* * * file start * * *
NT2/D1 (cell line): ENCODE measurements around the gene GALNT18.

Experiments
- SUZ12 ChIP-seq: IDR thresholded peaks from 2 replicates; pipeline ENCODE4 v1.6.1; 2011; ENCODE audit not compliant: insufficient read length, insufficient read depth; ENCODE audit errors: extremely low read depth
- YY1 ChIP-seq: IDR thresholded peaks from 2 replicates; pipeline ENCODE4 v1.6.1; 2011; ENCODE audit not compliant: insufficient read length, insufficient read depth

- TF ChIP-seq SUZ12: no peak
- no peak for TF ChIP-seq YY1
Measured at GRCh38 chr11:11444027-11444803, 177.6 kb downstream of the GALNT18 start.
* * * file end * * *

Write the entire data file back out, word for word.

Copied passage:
NT2/D1 (cell line): ENCODE measurements around the gene GALNT18.

Experiments
- SUZ12 ChIP-seq: IDR thresholded peaks from 2 replicates; pipeline ENCODE4 v1.6.1; 2011; ENCODE audit not compliant: insufficient read length, insufficient read depth; ENCODE audit errors: extremely low read depth
- YY1 ChIP-seq: IDR thresholded peaks from 2 replicates; pipeline ENCODE4 v1.6.1; 2011; ENCODE audit not compliant: insufficient read length, insufficient read depth

- TF ChIP-seq SUZ12: no peak
- no peak for TF ChIP-seq YY1
Measured at GRCh38 chr11:11444027-11444803, 177.6 kb downstream of the GALNT18 start.